Justin Hawkins rocking the Wiltern. Photo by Bob Lee for the LA Beat.
It’s a strange thing, watching the Darkness play a full show in celebration of a twenty -year-old record with a fifty-year-old sound. Their appeal is easy to understand: high energy rock with riffs solid enough to compete with the bands they make fun of, and the over-the-top delivery of frontman Justin Hawkins. combined with some gentle larfs of the old-fashioned showbiz variety. Once considered a throwback, they have now stuck around long enough to become respectable, like all the other rock and roll whores in the Hall of Fame. And with the 20th anniversary of their legit classic Permission To Land, they decided to indulge themselves and their fans with a set of songs from that album, and the singles surrounding it, at the Wiltern.
For a band hitting it’s twentieth year – roughly where the Who were at the first time they split up – they are well preserved. Hawkins still looks all right without a shirt, and those startling, emphatically delivered high notes are still part of the program, still piercing and unmistakable. Drummer Rufus Taylor looks fitter than he did then. They’re playing as well as they probably ever did, which makes this dip into the past worth taking. This album presented a fully-formed vision of a hard rock band that can hit every pleasure center, an ethos and style that they have only honed in the decades since.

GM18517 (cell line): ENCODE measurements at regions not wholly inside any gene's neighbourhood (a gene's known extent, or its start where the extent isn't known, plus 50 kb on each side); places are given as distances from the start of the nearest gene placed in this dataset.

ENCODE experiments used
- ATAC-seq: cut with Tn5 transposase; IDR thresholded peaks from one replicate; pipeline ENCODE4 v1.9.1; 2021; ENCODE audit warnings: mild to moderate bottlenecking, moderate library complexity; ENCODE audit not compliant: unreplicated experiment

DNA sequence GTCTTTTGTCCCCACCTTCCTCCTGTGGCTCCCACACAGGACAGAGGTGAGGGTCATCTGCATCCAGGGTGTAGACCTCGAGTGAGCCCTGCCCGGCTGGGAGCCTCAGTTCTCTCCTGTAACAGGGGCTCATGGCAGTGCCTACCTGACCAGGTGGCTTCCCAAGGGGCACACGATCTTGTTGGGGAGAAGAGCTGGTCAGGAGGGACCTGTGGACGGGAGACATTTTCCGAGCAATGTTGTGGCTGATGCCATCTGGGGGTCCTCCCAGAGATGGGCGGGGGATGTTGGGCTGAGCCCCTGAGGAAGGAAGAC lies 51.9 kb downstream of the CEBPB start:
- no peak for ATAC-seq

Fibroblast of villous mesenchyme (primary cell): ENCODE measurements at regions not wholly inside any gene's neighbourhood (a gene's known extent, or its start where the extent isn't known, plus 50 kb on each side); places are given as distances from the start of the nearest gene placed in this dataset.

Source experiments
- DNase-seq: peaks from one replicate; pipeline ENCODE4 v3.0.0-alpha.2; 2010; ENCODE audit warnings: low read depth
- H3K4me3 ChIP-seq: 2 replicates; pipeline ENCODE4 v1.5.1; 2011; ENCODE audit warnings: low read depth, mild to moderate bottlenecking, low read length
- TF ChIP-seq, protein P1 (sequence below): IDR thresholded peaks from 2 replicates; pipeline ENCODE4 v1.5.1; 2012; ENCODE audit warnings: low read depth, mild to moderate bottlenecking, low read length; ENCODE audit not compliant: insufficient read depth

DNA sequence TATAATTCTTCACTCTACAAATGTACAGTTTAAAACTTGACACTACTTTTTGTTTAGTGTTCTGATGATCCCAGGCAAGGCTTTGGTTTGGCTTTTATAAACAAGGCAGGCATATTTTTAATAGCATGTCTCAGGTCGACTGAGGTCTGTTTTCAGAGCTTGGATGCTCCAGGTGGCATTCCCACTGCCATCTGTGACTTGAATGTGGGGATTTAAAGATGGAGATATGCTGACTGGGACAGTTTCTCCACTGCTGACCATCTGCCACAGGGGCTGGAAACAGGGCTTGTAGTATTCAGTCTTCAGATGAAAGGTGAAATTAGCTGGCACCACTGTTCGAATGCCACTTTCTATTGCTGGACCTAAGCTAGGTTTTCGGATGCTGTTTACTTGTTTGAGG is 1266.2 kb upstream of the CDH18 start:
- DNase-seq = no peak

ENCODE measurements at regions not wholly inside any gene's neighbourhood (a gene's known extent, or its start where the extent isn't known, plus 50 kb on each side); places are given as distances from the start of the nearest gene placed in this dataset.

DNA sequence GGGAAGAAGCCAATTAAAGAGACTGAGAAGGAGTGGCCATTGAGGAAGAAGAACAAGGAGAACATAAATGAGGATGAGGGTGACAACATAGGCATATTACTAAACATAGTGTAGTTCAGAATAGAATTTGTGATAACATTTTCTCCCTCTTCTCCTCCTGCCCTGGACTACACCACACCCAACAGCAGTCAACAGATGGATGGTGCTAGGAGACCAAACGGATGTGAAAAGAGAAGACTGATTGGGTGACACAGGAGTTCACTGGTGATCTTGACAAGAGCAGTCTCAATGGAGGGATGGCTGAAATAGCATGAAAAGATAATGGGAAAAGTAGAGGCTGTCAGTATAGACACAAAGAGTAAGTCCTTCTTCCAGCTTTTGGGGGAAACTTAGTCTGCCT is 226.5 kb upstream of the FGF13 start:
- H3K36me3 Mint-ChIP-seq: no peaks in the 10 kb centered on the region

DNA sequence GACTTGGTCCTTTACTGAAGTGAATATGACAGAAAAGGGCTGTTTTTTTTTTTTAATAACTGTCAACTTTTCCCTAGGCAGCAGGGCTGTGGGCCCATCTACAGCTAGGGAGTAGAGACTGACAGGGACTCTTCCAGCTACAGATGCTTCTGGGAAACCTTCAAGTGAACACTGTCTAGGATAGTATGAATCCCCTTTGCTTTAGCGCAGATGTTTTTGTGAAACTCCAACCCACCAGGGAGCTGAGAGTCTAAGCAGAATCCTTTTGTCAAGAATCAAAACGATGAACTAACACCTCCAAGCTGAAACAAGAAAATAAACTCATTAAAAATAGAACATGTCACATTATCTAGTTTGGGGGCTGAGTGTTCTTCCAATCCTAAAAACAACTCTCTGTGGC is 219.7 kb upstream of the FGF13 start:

I can still recall those heady days of 2003, driving to work listening to “Get Your Hands Off My Woman” on the car radio, wondering “did he just say the M-F word on the radio?” As rock has evolved, so has our ability to assimilate elements that are outside of the sixties-seventies time period into our collective appreciation of “classic rock”, if attention to linear time is important to you (it should be). In the same way swing dancing was able to have its moment with the youth of 1996, soo too did glamorous rock have a second or third or eighth wave in the early 2000s. Bands with matching suits and zingy choruses were getting time on the MTV Awards. The Darkness slid right in there with a shtick only slightly more specific and hit the sugary sweet spot with “I Believe In A Thing Called Love”, the third single from the album.
This track, which Hawkins said “changed my fuckin’ life” while introducing it to end their set, is probably going to always be their single biggest/ most recognizable moment, their “Don’t Fear The Reaper” or “Green Eyed Lady”. If so, that’s fine, because it really represents what they do well. They’re capable of being quite silly, even funny, but they’re not stupid. They find the meaning in the corny shtick, which is maybe their canniest impersonation of Queen- they have that “Death On Two Legs” intensity in their most compressed, saturated moments.
Hawkins has caught a bit of Paul Stanley’s disease, in which the afflicted recognizes that people enjoy what he has to say in between songs, but perhaps overestimates the length of time that they enjoy hearing it. What’s important though, when they got on with it, it was worth waiting for.